What started as just my own personal diary changed over time. Although I still blog about the day-to-day life of parenting three children, one with Aspergers, I wanted to be sure to share anything of use, hear what others had to say and offer support where possible. It became my aim to reach out to parents of diagnosed children, especially those of newly diagnosed children as I was quite aware of that feeling of isolation that nearly always accompanies a diagnosis of autism. I also wanted to connect with those on the spectrum, and anyone else willing to listen. Importantly I wanted to try and remove some of the stereotype views & stigma surrounding autism & aspergers, that often lies with those who don’t have the privilege of knowing someone on the spectrum.

I want my writing to empowered other parents to speak out or to simply see that a diagnosis of autism doesn’t have to be a bad thing (after all that diagnosis entitles your child to services that were previously beyond their reach) If my story has helped just the one family, that’s an achievement itself.

Someone once told me “To beg is not classy” Now when did you ever hear me say I was classy? I’ve thrown all caution to the wind by deciding to get fully involved in the awards, “which I must add are totally amazing” If this involves getting down and dirty with the self-promotion then so be it! After all I’m proud of my little space and if sharing it makes it that bit bolder. That can only be a good thing.

So please If you fancy making this mummy’s day then please visit, ‘The Mad blog Awards 2011’ and Vote 4 me Aka, ‘A boy with Asperger’s as the ‘Most Inspiring Mad Blogger’


Lots of love Claire


Request for Statutory assessment

2 Mar

As my last post explained I have decided to apply for a statutory assessment of little mans special education needs. Wanted to get the request written up and sent of before little mans school decide to change their minds in their decision to support me on my quest to get little man statemented and Into a school better suited to his needs.

I have posted a copy  of my written request for a formal  assessment. Please share any tips and advice you can offer me if you feel the request needs to be written any differently.

  • 1st March 2010
  • Re Giovanni Sarcone
  • 01/10/2000
  • Request for statutory assessment.
  • Dear Sir or madam
  • I am writing as the parent of the above child to request an assessment of his special educational needs under the 1996 education act.
  • I believe that Giovanni Sarcone whom attends xxxxxxx primary school
  • has the following special educational needs.
  • Bad behavioral problems in class and playground. His refusal to follow simple instructions and rules given by his teachers and TAs. I feel this is a result of his diagnosis of Aspergers which is a social communication disorder placed on the spectrum of autism.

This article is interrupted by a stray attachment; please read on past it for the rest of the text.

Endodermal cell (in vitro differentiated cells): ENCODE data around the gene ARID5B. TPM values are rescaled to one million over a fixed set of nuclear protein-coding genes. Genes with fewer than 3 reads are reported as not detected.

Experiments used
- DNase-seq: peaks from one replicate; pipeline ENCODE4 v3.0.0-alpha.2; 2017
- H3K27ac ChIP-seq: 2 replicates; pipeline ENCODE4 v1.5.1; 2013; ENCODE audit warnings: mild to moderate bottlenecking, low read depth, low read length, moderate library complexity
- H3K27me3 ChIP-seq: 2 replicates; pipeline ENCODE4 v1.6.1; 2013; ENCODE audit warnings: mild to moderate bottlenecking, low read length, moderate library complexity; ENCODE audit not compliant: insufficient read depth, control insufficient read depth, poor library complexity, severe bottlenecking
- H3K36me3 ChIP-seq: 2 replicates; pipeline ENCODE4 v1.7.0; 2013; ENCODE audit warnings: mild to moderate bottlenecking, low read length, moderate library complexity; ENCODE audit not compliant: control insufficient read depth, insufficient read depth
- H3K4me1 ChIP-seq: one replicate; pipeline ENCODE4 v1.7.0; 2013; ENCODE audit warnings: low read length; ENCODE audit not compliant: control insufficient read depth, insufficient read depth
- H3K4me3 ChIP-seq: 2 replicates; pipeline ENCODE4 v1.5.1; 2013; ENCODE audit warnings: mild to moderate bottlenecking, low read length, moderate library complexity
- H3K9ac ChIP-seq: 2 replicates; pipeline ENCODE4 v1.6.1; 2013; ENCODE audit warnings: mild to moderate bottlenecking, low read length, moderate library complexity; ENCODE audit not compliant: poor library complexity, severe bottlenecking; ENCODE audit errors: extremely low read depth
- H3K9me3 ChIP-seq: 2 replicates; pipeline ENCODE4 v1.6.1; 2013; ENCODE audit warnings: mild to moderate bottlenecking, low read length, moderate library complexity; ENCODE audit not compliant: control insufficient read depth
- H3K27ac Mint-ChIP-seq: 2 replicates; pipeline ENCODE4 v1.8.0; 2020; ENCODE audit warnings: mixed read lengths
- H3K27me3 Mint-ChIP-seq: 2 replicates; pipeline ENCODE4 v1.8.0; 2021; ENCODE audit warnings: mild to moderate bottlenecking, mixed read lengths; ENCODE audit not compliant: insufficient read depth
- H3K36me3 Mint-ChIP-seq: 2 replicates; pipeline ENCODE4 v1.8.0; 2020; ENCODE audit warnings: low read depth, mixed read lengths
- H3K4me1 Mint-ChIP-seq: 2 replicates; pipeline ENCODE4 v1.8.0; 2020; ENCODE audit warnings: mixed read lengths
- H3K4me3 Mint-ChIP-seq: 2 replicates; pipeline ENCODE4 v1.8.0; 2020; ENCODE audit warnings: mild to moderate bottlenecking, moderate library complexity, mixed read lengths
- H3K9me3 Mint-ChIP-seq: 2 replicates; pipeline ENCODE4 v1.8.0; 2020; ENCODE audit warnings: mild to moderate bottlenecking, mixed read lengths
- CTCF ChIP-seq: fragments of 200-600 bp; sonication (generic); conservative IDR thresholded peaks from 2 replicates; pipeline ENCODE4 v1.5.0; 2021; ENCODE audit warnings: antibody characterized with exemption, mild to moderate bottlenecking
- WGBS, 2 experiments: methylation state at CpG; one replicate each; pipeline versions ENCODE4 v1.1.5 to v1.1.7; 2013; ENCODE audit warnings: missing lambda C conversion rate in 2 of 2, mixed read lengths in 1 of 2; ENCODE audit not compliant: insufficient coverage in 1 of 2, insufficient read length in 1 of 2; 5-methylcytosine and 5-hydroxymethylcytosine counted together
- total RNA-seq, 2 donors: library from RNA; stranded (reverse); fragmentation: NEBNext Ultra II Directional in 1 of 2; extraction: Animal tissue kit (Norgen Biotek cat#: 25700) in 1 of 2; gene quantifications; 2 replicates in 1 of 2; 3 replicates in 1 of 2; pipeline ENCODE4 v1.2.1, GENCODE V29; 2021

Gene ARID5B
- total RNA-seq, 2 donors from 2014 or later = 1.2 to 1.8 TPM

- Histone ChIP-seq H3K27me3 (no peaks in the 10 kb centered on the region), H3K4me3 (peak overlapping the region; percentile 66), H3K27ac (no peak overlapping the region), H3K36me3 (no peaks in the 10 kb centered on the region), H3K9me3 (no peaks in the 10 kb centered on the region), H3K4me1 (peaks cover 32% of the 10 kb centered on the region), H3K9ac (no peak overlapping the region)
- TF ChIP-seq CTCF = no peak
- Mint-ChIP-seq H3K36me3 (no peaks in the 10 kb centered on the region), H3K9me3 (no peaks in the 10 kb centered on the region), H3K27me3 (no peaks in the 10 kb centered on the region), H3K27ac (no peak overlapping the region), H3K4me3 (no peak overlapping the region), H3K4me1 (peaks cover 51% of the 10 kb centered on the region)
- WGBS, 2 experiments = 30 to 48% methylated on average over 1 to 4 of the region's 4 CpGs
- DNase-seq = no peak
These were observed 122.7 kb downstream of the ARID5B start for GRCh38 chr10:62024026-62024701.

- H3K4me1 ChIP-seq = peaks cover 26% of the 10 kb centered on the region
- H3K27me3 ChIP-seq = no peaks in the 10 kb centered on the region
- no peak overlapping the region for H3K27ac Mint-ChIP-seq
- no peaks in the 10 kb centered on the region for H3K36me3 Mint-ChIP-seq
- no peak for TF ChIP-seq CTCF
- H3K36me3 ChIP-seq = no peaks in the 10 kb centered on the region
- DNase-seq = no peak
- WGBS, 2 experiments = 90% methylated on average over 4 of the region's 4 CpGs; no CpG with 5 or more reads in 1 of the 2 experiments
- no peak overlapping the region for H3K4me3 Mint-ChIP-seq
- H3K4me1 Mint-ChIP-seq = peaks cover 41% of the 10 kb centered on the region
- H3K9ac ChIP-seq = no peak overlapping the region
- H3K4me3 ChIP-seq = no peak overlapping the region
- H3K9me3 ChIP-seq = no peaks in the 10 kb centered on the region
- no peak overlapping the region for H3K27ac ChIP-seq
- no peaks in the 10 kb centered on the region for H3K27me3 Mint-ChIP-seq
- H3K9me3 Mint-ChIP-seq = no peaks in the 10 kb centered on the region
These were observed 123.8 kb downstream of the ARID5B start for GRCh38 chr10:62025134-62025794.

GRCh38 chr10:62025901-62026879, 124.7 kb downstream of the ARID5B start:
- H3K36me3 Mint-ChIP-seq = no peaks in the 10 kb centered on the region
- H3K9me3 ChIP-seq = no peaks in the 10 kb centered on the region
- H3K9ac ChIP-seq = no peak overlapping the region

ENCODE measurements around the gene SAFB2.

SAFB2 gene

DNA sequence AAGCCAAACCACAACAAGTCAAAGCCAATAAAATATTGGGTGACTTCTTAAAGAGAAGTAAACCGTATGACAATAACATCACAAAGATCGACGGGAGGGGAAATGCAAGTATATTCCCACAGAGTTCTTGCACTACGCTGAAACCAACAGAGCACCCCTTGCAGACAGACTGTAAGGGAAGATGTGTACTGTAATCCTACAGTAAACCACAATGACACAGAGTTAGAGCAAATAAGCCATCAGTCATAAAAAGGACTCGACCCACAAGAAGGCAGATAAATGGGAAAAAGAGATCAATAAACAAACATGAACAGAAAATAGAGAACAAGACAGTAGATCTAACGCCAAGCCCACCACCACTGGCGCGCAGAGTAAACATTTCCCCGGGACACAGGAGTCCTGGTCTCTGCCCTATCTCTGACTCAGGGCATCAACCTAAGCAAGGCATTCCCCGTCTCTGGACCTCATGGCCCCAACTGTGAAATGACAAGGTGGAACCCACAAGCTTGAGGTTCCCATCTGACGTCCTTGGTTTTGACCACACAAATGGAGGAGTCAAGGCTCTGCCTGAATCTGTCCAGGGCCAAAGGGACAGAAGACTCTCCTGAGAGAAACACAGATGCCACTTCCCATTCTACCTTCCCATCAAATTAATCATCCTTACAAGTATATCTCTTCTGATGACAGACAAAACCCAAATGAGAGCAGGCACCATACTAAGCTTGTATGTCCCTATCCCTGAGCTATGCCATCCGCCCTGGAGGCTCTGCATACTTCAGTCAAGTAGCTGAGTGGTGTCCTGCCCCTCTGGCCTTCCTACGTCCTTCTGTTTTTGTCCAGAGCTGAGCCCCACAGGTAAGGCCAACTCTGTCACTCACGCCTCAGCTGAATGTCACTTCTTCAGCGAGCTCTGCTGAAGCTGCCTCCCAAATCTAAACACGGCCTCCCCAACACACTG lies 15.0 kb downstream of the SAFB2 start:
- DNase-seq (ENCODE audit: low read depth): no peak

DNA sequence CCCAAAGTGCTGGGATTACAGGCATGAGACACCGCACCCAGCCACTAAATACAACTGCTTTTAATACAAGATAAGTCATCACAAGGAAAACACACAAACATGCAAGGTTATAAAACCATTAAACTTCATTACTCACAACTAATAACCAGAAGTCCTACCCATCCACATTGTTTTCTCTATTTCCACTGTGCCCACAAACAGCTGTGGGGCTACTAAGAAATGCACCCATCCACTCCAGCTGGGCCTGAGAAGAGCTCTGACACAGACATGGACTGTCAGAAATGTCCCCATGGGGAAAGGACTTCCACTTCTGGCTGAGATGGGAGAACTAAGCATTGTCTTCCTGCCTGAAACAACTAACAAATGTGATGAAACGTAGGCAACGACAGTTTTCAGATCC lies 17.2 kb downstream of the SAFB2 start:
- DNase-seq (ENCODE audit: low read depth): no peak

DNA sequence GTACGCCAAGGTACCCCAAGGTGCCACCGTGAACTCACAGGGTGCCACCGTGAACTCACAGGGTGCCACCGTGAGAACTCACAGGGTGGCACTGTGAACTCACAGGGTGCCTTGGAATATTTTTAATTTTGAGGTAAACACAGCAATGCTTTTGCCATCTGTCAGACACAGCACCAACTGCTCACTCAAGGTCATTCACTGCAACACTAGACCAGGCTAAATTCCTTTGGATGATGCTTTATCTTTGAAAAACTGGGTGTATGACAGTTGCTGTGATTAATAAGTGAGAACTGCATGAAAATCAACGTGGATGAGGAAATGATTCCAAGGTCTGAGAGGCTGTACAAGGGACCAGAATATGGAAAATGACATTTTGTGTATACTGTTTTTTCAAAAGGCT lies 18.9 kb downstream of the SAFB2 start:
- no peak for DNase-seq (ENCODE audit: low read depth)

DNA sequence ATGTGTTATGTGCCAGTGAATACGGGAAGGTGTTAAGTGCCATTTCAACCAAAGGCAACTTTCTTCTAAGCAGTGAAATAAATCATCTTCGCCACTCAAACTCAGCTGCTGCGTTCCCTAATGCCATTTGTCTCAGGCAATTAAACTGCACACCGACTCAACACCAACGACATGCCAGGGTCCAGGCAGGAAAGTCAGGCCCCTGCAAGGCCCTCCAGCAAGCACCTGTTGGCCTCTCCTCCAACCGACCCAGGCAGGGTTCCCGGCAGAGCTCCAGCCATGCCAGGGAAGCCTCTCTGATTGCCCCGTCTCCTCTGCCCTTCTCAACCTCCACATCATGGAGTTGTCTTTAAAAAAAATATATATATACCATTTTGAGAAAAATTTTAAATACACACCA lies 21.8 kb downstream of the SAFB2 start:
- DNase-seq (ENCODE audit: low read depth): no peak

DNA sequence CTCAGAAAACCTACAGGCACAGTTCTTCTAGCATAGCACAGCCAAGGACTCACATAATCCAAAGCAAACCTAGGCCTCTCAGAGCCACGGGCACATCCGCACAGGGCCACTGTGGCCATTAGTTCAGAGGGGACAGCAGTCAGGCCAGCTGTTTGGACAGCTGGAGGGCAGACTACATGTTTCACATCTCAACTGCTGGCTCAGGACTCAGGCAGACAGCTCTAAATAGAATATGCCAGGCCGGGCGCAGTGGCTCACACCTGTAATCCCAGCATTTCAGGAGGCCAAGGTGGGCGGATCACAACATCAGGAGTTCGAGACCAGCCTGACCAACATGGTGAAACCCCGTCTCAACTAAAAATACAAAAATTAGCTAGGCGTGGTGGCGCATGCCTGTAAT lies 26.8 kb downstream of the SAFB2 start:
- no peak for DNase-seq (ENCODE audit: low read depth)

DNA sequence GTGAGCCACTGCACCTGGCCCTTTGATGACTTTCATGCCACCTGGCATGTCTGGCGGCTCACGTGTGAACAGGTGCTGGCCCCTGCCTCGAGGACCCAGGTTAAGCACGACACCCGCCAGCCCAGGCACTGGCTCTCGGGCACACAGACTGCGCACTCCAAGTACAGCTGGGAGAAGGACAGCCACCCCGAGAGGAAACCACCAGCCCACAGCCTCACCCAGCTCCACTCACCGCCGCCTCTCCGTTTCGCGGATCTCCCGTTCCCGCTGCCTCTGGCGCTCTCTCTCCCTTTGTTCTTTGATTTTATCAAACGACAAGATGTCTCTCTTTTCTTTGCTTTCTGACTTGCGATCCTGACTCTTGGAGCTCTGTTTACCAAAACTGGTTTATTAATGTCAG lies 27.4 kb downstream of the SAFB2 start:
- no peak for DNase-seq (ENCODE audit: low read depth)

• below average learning age despite having age appropriate  IQ ( underwent IQ test at kaleidoscope in 07 )
  • Giovanni’s  in abilities  in coping with certain situations brought on by his difficulties with sensory processing.
  • Rude and inappropriate  manner and language towards staff and peers
  • reluctance to learn unless the subject falls into something of interest to him. lack of communication in asking for help if he has difficulties in understanding work. This brings on outburst of anger in which causes disruption  for the rest of his class.
  • Giovanni has a number of difficulties that affect his school day. His diagnosis of Aspergers means he has many difficulties  with social communication, Reading social clues , expressing emotions in an appropriate manner, sensory sensitivity and problems with routine ( A change of class teacher often results in Giovanni being taken out of class and even being sent home )
  • My reasons for believing that his school xxxxxxx primary cannot on their
  • own make the provisions required to meet my child’s needs are as
  • follows
  • Giovanni’s behavior becoming increasingly more difficult for the staff to contend with.
  • He often will be removed from the classroom due to him being extremely disruptive.
  • He will often miss out on classroom activities and playtime due to behavioral factors and a reluctance to follow instructions.
  • An increases in letters and phone calls regarding his behavior and refusal to work.
  • Their has been at times a need for me to collect Giovanni from school just for lunchtime as playground and dinner hall staff are unable to cope with him. He has also been sent home early or half day due to not following teachers instructions  and behavior problems.
  • He is on the verge of exclusion  from school which I worry will do more harm then it can possibly do good.
  • I understand that you are required by law to reply to this request within
  • a six-week period, And that if you refuse I will be able to appeal to the
  • special educational tribunal.

  • Yours Sincerely
  • Miss Claire Parkinson

Please note this page was updated on the 20th-04-10. The Name of the school has been removed. It was posted as a genuine mistake. Sorry if this caused any concerns or problems. Clairelouise82 blog author.

Never give up on the fight! The future seems bright.

25 Feb

OMG did anyone read my latest post to little to late? Well things have moved a long a little more! To be honest I’m still in shock, I’m happy, relived and also a little worried and skeptical!